I don’t read a lot of fiction, but I make an exception for the work of my friend Stephen Hunter, one of the very few gun-savvy novelists of our time. His latest is “The Bullet Garden,” the title referring to the bocage, the tangled environment of European hedgerows where American soldiers are advancing after D-Day. They are bogged down by a cadre of particularly deadly German snipers, so the Army heads to Parris Island where Earl Swagger, wounded after three island invasions, is now assigned to teach the M-1 Garand rifle to Marine recruits. Earl, the “WWII generation” of Steve’s family of good guy gunfighters, heads to Europe to solve the problem.

The complicated plot involves layer after layer of conflict. There’s Allies versus Nazis, of course, but also ally versus ally on many levels. Hunter explores the internecine rivalries of both nation-states and individuals jockeying for power and losing sight of more important goals.  The reader’s emotions will be played with: you’ll come to like a couple of characters, and then have to watch them get killed.

Steve’s evocative writing skills have never been better displayed. Example: One character is a mild-mannered Jewish draftee who is uncertain of his capabilities, but in his first real combat with the Nazis rises to the occasion and destroys a German tank.  A lesser novelist might have written, “…and then the panzer exploded.”  But Stephen Hunter writes, “A stab of incandescence pierced the night as the turret of the beast twisted under the strength of the blast, seemed to rise a bit, then fell back, hopelessly askew. The proud gun was useless, smoke and some flame began to bleed from the wounded steel, the smell of burning rubber as the hoses melted in what turned into conflagration.”

I think you’ll enjoy it. Available on Amazon.


  1. Ordered today. At your recommendation I have read the entire series or just about, anyway. They make for the perfect diversion from the stresses of the day.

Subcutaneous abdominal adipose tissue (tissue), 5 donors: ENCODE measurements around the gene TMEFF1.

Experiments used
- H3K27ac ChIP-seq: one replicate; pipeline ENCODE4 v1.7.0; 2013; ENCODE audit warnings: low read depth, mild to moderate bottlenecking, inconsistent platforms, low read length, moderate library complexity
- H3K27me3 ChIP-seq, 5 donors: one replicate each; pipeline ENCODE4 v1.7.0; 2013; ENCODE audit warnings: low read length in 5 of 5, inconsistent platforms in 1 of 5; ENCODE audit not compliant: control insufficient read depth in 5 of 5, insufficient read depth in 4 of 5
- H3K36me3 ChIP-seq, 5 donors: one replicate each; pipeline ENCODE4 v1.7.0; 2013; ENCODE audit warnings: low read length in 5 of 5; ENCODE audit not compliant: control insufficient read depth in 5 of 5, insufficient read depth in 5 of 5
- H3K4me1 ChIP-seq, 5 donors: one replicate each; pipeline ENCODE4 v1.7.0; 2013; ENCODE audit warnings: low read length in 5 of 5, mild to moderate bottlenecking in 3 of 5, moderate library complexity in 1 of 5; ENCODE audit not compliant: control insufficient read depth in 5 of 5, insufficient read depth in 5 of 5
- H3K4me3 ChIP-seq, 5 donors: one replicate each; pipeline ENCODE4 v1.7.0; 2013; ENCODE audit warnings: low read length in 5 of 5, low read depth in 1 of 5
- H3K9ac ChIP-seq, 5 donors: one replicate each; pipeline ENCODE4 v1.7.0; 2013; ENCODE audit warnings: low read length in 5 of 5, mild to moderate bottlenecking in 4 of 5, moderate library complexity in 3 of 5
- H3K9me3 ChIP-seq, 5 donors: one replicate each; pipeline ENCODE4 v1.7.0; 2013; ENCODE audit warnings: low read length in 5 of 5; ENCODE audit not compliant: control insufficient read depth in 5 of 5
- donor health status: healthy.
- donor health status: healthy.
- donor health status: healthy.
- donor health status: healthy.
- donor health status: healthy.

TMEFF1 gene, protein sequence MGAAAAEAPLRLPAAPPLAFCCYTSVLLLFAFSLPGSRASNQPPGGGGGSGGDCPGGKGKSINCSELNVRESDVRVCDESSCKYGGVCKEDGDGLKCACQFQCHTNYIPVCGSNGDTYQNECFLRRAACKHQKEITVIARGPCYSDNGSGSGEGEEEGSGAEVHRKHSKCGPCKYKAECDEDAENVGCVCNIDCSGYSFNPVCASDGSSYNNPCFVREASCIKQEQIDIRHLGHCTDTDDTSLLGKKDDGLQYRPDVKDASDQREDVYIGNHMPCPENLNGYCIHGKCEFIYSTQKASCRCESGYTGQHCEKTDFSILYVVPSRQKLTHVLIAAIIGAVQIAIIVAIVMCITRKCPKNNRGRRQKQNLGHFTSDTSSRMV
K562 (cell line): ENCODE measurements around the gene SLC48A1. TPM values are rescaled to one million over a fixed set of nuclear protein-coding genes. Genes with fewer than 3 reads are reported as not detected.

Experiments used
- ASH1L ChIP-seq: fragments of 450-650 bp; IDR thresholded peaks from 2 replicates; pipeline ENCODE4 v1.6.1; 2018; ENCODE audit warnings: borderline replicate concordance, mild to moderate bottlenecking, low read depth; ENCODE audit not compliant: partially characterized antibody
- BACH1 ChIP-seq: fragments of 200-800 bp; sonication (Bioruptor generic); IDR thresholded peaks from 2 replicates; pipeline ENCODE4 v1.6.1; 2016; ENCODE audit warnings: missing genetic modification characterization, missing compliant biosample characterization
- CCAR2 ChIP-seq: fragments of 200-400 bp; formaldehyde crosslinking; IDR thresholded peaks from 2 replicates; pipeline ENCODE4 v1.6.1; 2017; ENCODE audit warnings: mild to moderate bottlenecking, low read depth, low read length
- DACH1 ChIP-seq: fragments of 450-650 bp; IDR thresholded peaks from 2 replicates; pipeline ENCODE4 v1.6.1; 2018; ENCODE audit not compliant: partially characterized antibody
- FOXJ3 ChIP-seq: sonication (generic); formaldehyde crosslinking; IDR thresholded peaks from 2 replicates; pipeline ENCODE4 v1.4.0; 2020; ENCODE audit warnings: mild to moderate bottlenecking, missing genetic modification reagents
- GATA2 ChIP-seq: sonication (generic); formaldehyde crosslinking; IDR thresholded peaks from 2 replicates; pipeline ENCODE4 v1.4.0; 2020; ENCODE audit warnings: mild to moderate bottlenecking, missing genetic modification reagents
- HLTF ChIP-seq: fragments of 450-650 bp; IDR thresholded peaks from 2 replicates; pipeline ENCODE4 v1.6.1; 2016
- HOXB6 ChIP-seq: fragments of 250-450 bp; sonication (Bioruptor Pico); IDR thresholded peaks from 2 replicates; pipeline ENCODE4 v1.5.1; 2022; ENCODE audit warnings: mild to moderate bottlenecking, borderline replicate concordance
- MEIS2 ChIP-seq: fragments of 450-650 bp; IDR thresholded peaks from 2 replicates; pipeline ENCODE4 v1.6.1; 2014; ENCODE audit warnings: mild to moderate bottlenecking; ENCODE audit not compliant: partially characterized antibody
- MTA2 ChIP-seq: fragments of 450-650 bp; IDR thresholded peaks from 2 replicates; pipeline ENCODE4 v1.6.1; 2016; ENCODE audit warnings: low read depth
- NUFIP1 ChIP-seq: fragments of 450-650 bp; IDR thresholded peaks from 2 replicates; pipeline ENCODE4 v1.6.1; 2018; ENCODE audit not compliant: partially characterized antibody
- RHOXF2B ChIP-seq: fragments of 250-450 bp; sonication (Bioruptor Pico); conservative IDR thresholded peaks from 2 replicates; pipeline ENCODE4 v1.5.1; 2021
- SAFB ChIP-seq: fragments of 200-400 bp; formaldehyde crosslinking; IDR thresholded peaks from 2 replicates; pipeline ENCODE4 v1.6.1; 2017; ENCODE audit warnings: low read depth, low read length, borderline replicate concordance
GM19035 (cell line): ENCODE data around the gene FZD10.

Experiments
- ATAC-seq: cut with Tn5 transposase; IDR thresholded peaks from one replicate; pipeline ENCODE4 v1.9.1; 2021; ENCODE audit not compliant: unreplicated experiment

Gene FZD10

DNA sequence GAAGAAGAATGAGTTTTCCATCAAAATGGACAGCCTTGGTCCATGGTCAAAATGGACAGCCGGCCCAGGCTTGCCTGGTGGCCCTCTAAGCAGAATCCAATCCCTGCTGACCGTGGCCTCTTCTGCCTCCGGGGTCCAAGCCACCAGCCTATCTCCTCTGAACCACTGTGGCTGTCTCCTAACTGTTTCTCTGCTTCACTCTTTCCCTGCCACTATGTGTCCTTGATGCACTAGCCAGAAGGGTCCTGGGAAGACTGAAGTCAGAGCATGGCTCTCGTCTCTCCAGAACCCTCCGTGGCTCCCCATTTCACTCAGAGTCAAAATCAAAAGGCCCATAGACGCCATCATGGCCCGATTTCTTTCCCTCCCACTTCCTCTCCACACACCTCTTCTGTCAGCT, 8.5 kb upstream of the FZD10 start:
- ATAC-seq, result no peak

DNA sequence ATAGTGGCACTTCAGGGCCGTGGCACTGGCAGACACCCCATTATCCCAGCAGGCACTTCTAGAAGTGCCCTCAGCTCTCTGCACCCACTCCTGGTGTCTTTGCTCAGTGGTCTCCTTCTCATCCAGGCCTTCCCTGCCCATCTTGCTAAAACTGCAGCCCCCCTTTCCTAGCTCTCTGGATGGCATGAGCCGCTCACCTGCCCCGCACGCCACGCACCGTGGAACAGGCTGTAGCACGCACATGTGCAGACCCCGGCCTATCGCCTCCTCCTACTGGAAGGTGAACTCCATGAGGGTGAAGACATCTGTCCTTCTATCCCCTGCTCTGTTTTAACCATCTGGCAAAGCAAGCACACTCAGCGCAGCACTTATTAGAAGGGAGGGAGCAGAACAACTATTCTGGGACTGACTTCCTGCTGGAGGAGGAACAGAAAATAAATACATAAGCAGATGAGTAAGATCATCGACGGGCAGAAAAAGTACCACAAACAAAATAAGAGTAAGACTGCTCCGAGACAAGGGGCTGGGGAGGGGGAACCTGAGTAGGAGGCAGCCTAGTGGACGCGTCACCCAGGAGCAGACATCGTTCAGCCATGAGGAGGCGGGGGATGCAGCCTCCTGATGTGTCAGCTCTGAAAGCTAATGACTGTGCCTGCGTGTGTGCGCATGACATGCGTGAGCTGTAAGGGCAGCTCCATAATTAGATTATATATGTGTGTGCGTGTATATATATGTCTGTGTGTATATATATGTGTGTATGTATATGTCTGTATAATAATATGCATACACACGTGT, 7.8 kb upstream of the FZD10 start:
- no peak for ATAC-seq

Randy Kilgore

    • I don’t have the imagination for it, Richard. Some of the reality I have to write about is weirder than fiction anyway, in the “you can’t make this (stuff) up” category.

      • Mas, Richared is correct.. you DO have a way with words.
        So you think you don’t have an imagination? Maybe true… but I’ve read enough of your writing on “reality” and yes, at times this IS sranger than fiction. wHAT if… you were to take some of these stranger than fiction tales, swap round names, places, motives, etc so they are no longer recogisable, then weave some of them together into a tall tale based on real life.

        I rather suspect this is not a new Melville’s Moby Dick was no less than exactly that. The tale of that vessel is clealry taken out of the history of the similar whaler Essex, plying the same grounds on which he had sailed before the mast. Severalof his characters were easily recognised by men of that same time and place. Joseph Conrad is another. I am quite certain that at least some of Doyle’s wonderful work was at least suggsted or inspird by people, places, events he knew. Casey’s Sometime a Great Notion had origins in reality, as did One Flew Over the Cuckoo’s Nest. And I’ve long suspected Kubrick’s Clockwork Orange was based on reality. No one is crazy enough to dream up that kind of stuff. Not all of it, at any rate.
        Something to entertain yourself when “yer dun shootin””

  2. I had an uncle in the Army infantry who survived a fusillade from a German machine gunner in the Normandy bocage, was basically cut in half, and yet survived, barely. The war against Hitler dragged on seemingly forever. How our infantry attacked into almost certain eventual death for years against the ambushing, diehard German troops should never be forgotten or undervalued. Our focus on accurate, deliberate shooting at a slower rate of fire, although often voluminous, vs. a general German penchant for more rapid massed area fire, surely seems to have won the day. The 155mm “rifle” artillery piece played a large role for us. A pistol-grip carbine model of the M1 Garand infantry rifle was eventually developed, but apparently never made it into mass production. I believe that I have read all of Stephen Hunter’s novels so far, and won’t miss this one.